The Swedish GDF legal process is of course different to the UK, but the underlying principles are the same. At some point in the future, all of the information will have to be reviewed before a UK community is asked to make an informed decision on whether it wants to proceed. And a community can walk away, without any obligation, at any stage before this point.
Secondly, the experience of those who’ve long participated in the Swedish GDF process offers insight and advice on the journey for those in Britain following their path. It is the testimony of ordinary people tackling an extraordinary issue. Residents, local politicians, environmentalists, and the industry offer their thoughts below. Common themes appear: the need to build trust; an ever-changing world; the importance of openness and honesty; satisfactorily answering every technical and community question before moving to the next stage.
First elected to the local council twenty years ago, Jacob Spangenberg has been Mayor of Östhammar since 2006. Over that time he estimates half the population has changed through death, birth and migration, and notes that very few elected councillors remain from when Östhammar first entered into the GDF process.
“Retaining awareness in the community has not been easy”, he says. “There are long periods, when research and analysis is taking place, when there is little to talk about. Three-year gaps between updates on the project’s progress were the norm.”
But he praises the work of the Regulators and SKB (the Swedish GDF developer) in earning the community’s trust and helping to sustain the community’s engagement with the process, saying: “The Regulators provided neutral advice and information, and took time to regularly speak with community representatives. SKB learned lessons about listening to community concerns, and actively engaged with environmentalists and other opponents, treating their worries with respect.”
Honesty and openness were fundamental to sustaining community support. Spangenberg says everyone knew where everyone stood, and that even if you disagreed there was never any feeling of hidden agendas. He sums up his advice to others: “ask every question because nothing can happen until every question you have asked has been answered to your satisfaction.”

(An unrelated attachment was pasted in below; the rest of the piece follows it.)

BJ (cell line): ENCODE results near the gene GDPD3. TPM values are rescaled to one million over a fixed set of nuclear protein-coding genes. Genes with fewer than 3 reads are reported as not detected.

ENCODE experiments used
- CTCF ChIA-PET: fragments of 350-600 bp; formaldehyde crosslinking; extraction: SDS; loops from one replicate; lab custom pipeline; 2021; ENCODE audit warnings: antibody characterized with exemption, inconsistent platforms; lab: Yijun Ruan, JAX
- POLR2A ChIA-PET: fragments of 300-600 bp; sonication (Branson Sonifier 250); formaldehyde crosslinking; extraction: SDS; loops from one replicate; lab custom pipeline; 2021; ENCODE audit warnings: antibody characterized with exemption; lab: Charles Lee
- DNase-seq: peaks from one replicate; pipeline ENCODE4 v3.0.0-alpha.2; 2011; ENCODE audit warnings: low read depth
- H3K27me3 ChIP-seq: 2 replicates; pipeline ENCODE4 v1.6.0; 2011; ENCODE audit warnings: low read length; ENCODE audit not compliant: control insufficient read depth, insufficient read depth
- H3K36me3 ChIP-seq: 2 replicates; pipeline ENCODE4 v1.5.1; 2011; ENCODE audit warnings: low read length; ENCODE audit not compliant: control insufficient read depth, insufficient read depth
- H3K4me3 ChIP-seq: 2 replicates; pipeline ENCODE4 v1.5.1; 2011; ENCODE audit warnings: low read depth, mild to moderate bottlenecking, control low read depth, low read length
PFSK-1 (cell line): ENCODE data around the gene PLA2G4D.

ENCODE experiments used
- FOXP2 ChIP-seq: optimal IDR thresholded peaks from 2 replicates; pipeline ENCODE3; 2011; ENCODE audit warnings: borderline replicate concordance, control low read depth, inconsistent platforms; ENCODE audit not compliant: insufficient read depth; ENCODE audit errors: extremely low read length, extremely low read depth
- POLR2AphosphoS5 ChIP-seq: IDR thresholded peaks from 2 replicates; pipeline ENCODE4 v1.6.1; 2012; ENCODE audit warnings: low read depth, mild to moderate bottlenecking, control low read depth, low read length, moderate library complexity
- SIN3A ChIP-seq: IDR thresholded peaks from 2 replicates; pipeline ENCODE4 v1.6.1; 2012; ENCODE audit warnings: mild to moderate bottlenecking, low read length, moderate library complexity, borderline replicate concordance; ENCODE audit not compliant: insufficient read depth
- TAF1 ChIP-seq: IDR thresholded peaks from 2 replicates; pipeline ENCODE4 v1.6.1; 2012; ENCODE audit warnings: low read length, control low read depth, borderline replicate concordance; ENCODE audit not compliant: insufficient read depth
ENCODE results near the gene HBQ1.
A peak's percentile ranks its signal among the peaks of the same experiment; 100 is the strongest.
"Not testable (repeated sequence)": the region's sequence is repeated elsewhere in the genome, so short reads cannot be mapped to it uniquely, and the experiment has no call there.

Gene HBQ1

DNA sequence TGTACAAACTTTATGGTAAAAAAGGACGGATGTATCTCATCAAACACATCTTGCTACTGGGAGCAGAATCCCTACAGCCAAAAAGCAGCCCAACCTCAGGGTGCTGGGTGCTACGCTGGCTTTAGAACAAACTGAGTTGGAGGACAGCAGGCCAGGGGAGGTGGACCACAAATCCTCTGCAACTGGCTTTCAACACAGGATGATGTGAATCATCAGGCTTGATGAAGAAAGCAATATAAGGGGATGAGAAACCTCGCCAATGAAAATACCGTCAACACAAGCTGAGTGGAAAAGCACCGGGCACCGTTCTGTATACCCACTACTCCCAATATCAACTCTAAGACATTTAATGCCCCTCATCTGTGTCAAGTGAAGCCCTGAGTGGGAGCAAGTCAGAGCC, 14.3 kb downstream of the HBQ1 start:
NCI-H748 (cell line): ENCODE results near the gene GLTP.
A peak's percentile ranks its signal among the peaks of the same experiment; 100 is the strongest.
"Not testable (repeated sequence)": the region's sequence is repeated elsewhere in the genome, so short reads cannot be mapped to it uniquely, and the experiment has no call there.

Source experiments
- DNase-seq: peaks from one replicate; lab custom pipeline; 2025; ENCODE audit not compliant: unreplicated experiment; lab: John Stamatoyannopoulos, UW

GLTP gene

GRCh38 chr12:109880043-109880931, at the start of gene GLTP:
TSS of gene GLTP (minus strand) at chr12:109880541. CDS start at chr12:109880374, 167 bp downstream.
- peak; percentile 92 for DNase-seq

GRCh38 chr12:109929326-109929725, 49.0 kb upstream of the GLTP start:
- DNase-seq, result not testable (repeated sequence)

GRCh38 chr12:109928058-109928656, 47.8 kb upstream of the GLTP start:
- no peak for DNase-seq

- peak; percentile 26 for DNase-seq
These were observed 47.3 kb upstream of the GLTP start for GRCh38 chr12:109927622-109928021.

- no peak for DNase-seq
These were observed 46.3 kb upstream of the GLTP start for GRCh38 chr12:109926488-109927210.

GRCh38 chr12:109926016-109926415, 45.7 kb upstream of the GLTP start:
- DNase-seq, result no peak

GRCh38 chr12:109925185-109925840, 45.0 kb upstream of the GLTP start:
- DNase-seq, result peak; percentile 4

The GDF process in Östhammar has spanned Birgitta Söderberg’s teaching career. When it started she was a young teacher who held strong anti-nuclear opinions. But as she progressed to being Headteacher, and now advising the council on future education services, she says the honesty of the discussions now mean she believes the facility can be built safely and contribute to Östhammar’s community growth and development.
“Chernobyl was a defining moment. We were very affected, even having to ban outside picnics that summer. But it prompted a debate in schools which started to change opinions. If we have waste, we need to keep it safe. Though we were clear from the start, this should only be Sweden’s waste, not anybody else’s.”
Critical to building her trust and providing reassurance has been the honesty of all involved, even shaping how she votes at election time: “People increasingly vote for personality over political party. How someone managed questions about the GDF issue helped determine whether I trusted and respected them.”
Looking ahead to the future Söderberg believes the GDF will play a significant role in helping support expansion of educational provision in Östhammar: “More young people are staying in Östhammar because they can get the qualifications they need, and increasingly there is skilled work available locally. Better educational services will also make it easier to attract inward investment and skilled workers from outside.”
Johan Swahn still has major reservations about the safety of the proposed GDF, but recognises that the process for deciding whether to proceed has been fair, with everyone afforded the opportunity to express their concerns.
Swahn leads MKG, an NGO focused solely on radioactive waste, which is publicly-funded to ensure there is an independent community voice in the GDF process. MKG still has major concerns about the long-term safety of copper canisters and questions their reliability to isolate waste for over 100,000 years. The organisation has successfully shaped the debate and influenced how the process has evolved, with Swahn mentioning community concerns about nature: “SKB were initially focused purely on geology and nuclear waste safety, with no regard to habitat and species protection. This was an issue of great local importance, and we ensured it became integral to the wider GDF process.”